World ending stocks were increased from last month's estimates for beans and corn, but lowered slightly for wheat.
US 2009/10 ending stocks (billion bushels):
Apr 2010 Avg Trade Guess
Soybeans 0.190 0.209
Corn 1.899 1.909
Wheat 0.950 1.001
World 2009/10 ending stocks (MMT):
Apr 2010 Mar 2010
Soybeans 62.96 60.67
Corn 144.2 140.2
Wheat 195.8 196.8
The Brazilian soybean crop was upped half a million tonnes to 67.5 MMT, whilst output in Argentina was increased by 1 MMT to 54 MMT. South African corn production was raised half a million tonnes to 14 MMT.
Other than that there were no significant production changes. Chinese wheat output was left unchanged at a questionable 114.5 MMT, corn output for 2009/10 was also unchanged at 155 MMT.
May Soybeans closed at USD9.46 ½, down 6 cents; May Soybean Meal at USD262.60, down USD3.00/ton; May Soybean Oil at USD39.92, down 11 points. A weaker crude oil market and firmer dollar hit beans. The Buenos Aires Grain Exchanged upped it's estimate for Argy soybean production to 54.5 MMT, 70% up on last year and almost 12% higher than the previous record crop of 2006/07. Weekly export sales from the USDA were above trade expectations. The USDA will release the monthly supply demand and crop production report before the opening Friday. Average guesses for soybean ending stocks are 209 million bushels compared to the March USDA number of 190 million bushels.
May Corn futures closed at USD3.48 ¼, down 8 ¼ cents; December Corn futures at USD3.81 ¼, down 7 cents. Corn gave up most of yesterday's gains after the Chinese government said that it would sell some of it's corn reserves domestically to help keep prices down. Even so, some trade companies may still be looking to import corn into the south west of the country, but this is not necessarily going to be US corn. There are potential problems over the GM issue. Weekly export sales of 1,357,800 MT were robust. In Friday's USDA report 2009/10 ending stocks are expect to increase to 1.909 billion bushels, up from a March estimate of 1.799 billion.
May CBOT Wheat closed at USD4.69 ¼, down 6 cents; May KCBT Wheat at USD4.85 ½, down 6 ½ cents; May MGEX Wheat at USD5.03 ¾, down 2 ½ cents. Wheat export sales were 323,700 MT for delivery in 2009/10 and a further 209,700 MT for delivery in 2010/11. That was above pre-report estimates for total sales of 250,000 – 450,000 MT. Of note on the wheat sales was that China featured for the second week running, this time booking 55,600 MT of old crop and 50,600 MT of new crop. Trade estimates for tomorrow's monthly USDA WASDE report for wheat ending stocks average 1.001 billion bushels.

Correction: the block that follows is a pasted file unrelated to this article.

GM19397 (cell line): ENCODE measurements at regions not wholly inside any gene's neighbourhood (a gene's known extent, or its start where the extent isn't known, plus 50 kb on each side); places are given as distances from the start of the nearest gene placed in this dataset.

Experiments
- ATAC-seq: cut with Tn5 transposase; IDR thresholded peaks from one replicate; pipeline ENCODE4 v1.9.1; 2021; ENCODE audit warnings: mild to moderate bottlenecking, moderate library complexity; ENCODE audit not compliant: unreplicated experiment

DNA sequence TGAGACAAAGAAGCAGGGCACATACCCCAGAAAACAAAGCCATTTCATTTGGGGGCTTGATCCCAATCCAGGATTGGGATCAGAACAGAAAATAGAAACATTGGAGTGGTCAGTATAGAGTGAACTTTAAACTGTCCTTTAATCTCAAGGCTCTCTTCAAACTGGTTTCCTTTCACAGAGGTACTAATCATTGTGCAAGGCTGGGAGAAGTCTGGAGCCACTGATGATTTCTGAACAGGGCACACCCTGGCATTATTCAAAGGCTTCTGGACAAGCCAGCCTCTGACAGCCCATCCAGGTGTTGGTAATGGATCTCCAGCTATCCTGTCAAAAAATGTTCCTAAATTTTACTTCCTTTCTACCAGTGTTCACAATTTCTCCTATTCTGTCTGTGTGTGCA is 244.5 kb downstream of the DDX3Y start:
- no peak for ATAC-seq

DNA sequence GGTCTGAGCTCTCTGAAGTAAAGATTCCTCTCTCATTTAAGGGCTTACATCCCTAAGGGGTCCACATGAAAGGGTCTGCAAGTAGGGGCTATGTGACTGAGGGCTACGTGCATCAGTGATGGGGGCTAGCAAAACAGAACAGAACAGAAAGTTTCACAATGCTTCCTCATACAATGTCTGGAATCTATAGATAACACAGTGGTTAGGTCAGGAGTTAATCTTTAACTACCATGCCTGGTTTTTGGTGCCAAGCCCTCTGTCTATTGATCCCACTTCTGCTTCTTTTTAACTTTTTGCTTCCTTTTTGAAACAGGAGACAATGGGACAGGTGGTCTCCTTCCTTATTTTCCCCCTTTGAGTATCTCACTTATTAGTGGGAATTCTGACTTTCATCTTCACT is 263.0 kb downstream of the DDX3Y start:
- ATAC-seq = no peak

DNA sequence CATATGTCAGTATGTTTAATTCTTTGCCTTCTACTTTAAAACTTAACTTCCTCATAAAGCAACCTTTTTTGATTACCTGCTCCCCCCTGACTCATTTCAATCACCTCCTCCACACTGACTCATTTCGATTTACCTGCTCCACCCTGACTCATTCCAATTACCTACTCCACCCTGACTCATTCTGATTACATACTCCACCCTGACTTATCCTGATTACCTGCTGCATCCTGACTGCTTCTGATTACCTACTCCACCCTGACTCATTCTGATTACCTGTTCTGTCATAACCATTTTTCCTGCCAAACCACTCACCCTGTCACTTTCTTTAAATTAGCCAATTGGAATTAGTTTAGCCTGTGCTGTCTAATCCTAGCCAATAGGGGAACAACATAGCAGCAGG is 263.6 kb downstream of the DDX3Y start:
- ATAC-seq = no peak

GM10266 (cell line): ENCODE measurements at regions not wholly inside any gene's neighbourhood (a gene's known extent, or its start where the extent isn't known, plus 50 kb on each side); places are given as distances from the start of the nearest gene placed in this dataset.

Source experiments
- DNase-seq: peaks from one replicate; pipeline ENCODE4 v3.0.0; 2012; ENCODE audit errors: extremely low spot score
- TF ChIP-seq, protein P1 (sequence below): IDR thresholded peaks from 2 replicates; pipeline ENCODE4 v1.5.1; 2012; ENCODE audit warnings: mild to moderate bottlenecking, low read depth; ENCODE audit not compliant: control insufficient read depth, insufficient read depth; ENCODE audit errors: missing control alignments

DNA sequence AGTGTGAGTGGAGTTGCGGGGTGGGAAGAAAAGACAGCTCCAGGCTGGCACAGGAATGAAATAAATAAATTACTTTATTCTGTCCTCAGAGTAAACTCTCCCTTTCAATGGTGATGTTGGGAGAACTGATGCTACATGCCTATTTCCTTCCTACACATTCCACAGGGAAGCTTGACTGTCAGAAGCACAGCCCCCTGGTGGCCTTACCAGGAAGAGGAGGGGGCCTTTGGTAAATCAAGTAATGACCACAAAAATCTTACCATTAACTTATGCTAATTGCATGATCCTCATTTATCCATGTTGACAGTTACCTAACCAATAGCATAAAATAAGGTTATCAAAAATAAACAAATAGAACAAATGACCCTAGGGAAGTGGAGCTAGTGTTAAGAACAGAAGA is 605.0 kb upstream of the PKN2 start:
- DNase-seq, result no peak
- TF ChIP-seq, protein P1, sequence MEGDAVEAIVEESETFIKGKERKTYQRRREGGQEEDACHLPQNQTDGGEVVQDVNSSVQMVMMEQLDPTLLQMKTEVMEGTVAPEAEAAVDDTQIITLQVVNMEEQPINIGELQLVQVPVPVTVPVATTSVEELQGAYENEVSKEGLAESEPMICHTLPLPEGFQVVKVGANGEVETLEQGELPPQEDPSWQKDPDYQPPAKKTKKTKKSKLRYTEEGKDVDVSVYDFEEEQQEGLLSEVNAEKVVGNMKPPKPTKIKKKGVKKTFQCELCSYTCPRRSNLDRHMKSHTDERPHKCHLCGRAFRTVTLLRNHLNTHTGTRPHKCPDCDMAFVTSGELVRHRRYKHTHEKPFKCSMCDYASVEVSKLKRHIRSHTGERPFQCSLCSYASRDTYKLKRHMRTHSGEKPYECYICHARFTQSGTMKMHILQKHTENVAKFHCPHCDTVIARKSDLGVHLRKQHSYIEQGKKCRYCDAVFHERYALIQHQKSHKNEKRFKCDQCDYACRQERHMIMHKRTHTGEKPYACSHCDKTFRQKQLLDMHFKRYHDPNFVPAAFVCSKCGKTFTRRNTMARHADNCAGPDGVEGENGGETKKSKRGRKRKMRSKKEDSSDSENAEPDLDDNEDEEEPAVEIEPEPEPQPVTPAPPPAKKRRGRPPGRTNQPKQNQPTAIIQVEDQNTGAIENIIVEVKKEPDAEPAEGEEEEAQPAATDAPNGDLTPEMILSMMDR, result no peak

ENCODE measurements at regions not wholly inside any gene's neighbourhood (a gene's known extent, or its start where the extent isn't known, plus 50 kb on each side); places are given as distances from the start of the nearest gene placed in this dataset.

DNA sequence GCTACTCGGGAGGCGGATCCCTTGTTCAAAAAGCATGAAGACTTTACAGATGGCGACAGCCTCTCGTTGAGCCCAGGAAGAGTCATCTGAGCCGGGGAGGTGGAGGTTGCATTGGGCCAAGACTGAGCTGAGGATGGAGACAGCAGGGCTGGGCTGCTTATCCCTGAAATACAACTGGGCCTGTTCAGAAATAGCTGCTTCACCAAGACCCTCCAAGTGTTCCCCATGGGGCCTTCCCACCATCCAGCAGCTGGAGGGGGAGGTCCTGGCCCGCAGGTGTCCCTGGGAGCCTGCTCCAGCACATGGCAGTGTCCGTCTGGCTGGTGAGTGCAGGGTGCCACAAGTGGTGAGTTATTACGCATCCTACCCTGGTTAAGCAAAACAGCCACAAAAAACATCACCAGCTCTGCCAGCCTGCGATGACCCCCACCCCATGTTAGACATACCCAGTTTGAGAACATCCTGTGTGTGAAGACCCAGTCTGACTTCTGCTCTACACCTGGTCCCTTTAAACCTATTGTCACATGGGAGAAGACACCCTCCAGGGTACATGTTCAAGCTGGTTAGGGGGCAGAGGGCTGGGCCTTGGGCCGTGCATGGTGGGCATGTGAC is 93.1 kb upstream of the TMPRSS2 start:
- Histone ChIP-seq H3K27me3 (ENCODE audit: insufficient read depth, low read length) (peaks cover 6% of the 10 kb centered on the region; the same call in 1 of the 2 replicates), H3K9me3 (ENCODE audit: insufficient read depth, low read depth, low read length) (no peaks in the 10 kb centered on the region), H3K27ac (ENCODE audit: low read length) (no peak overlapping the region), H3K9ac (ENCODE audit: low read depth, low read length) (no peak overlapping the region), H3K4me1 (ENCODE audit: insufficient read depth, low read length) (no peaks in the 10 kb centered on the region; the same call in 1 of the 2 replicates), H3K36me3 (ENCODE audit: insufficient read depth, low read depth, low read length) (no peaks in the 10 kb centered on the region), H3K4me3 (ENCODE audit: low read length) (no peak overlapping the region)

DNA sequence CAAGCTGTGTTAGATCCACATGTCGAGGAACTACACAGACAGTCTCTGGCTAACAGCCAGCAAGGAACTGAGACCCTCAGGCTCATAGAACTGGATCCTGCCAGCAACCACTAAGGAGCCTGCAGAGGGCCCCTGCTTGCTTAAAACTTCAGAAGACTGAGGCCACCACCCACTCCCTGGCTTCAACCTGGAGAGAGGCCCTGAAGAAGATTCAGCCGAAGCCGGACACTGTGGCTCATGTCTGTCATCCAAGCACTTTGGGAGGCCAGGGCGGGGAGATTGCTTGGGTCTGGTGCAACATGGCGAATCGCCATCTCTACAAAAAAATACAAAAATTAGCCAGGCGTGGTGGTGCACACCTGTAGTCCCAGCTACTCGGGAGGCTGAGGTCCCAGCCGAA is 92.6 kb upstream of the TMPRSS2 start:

May London wheat ends GBP0.15 higher at GBP96.40/tonne, with May Paris wheat closing EUR1.25 higher at EUR127.75/tonne.
Prices nudged mostly higher on ideas that EU wheat is now finally amongst the most competitive in the world.
Paris wheat benefited from the continuing weakness of the euro as the Greek problems rear their ugly head again.
The spring weather is improving, and farmers and agronomists are taking stock of what damage might have been done across a fairly harsh winter.
All eyes are on the USDA Friday, who are expected to peg US wheat 2009/10 ending stocks above a billion bushels. There are some who think that the recent pick up in US export pace could warrant a small reduction in ending stocks from last months report.
Yesterday's USDA weekly export sales came in above expectations. It was also interesting to note China buying both old and new crop US wheat.
Ever keen on making a quick yuan, regardless of the risk to public health, it seems that the Chinese are stunningly at it yet again. Seemingly unperturbed by minutae like the death sentence being dished out to some of those involved in the melamine in baby milk scam, the latest whimsical ruse consists of adding pulverised lime to bleaching agents for flour.
No I don't mean the sort of lime you pop into the top of your bottle of Sol to keep the flies out either.
Good old inedible pulverised lime is not only cheaper than its edible counterpart corn starch, but it also weighs more. Double bubble, you might say.
Sure, there's a few minor side effects, like complete failure of the entire respiratory system, but hey you could get knocked down by a rickshaw tomorrow couldn't you?